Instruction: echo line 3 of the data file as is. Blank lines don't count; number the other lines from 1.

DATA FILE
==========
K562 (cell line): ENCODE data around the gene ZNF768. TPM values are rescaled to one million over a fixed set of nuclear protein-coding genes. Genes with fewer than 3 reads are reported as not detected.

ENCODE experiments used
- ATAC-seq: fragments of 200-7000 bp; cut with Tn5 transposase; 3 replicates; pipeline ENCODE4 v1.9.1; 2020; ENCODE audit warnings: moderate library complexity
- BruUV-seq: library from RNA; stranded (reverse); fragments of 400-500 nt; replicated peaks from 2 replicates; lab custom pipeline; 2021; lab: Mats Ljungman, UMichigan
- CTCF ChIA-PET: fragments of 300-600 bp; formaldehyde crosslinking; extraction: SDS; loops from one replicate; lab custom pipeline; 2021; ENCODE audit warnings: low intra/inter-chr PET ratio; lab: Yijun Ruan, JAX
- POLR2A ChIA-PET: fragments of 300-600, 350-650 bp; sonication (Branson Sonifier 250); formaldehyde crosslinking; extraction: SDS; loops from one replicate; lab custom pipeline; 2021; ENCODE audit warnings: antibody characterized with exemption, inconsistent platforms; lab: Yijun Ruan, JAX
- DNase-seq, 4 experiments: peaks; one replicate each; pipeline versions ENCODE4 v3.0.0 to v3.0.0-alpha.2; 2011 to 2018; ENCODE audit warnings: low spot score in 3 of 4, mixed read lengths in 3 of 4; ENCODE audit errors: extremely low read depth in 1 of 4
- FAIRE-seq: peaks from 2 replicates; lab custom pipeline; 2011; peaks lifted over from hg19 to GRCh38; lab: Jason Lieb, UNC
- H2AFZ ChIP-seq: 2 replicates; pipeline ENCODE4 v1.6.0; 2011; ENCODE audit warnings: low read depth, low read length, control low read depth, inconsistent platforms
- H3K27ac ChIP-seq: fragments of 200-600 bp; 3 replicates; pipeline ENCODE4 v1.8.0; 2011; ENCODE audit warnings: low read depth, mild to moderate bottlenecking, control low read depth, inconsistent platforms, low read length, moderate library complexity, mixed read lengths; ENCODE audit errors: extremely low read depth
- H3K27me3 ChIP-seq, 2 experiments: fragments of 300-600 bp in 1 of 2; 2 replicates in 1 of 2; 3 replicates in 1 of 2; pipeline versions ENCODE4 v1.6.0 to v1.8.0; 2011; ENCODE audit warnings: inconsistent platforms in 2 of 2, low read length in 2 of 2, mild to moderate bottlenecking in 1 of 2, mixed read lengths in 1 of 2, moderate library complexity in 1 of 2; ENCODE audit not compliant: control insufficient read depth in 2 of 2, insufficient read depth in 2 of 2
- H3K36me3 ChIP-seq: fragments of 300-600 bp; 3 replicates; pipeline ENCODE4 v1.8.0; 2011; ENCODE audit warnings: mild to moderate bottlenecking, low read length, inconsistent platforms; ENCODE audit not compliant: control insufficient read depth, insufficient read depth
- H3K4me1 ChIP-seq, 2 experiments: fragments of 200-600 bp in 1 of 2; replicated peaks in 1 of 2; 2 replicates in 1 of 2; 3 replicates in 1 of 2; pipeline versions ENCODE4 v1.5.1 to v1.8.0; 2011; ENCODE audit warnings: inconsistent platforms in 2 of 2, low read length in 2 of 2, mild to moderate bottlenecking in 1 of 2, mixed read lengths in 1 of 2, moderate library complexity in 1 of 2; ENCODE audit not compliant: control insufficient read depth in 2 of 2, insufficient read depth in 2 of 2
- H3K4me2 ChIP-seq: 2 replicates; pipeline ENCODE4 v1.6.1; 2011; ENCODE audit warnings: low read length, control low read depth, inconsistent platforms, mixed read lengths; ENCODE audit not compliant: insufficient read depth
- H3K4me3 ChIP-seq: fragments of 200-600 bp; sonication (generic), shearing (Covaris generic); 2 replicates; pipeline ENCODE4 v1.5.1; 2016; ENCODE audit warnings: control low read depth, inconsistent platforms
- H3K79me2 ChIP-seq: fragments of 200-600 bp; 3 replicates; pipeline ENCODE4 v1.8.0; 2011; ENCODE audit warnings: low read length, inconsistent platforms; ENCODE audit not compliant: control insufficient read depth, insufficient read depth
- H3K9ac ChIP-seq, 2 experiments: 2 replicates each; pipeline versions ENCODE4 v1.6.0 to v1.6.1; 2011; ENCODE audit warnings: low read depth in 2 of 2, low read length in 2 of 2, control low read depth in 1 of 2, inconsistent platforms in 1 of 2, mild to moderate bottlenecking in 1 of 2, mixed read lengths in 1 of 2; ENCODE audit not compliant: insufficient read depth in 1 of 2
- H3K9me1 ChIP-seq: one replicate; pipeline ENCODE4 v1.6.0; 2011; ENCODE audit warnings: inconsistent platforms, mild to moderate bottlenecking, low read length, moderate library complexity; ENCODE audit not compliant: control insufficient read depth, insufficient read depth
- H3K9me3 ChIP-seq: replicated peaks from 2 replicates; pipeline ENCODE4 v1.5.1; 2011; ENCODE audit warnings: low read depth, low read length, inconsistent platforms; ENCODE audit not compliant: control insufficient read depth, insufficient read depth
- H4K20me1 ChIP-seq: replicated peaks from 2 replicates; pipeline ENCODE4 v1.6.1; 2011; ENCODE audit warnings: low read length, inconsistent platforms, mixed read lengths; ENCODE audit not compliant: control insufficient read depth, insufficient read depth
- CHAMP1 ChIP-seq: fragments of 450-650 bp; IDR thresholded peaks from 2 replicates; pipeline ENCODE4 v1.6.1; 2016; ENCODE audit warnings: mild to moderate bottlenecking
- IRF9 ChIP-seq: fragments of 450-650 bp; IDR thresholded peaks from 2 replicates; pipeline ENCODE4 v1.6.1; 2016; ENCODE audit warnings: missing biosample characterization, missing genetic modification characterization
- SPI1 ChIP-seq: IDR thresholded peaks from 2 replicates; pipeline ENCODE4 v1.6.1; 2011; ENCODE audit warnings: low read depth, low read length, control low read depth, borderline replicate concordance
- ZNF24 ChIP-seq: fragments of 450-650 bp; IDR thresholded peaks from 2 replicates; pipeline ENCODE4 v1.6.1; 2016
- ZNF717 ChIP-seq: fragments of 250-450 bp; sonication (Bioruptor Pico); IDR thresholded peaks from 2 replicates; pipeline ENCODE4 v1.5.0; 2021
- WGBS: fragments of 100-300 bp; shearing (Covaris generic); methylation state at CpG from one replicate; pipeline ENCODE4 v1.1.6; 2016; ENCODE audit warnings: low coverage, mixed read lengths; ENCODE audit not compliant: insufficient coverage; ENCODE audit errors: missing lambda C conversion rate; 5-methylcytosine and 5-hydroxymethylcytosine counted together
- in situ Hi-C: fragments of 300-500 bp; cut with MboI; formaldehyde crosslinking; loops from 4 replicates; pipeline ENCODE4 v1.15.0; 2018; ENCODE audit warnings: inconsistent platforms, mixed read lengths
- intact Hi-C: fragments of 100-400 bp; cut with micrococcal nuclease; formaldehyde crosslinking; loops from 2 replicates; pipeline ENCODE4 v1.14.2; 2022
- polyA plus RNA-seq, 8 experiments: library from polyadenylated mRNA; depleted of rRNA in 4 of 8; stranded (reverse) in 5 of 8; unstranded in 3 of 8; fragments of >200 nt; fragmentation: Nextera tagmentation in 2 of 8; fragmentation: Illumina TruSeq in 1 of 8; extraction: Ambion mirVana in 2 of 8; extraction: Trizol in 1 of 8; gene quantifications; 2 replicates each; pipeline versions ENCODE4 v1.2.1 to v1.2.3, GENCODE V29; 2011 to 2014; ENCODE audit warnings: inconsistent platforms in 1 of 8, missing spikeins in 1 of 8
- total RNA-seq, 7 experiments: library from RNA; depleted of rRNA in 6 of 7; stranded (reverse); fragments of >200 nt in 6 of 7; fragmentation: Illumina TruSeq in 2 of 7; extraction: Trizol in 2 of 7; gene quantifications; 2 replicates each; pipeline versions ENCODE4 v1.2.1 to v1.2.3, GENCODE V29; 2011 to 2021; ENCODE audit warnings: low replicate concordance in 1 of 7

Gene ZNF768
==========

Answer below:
- ATAC-seq: fragments of 200-7000 bp; cut with Tn5 transposase; 3 replicates; pipeline ENCODE4 v1.9.1; 2020; ENCODE audit warnings: moderate library complexity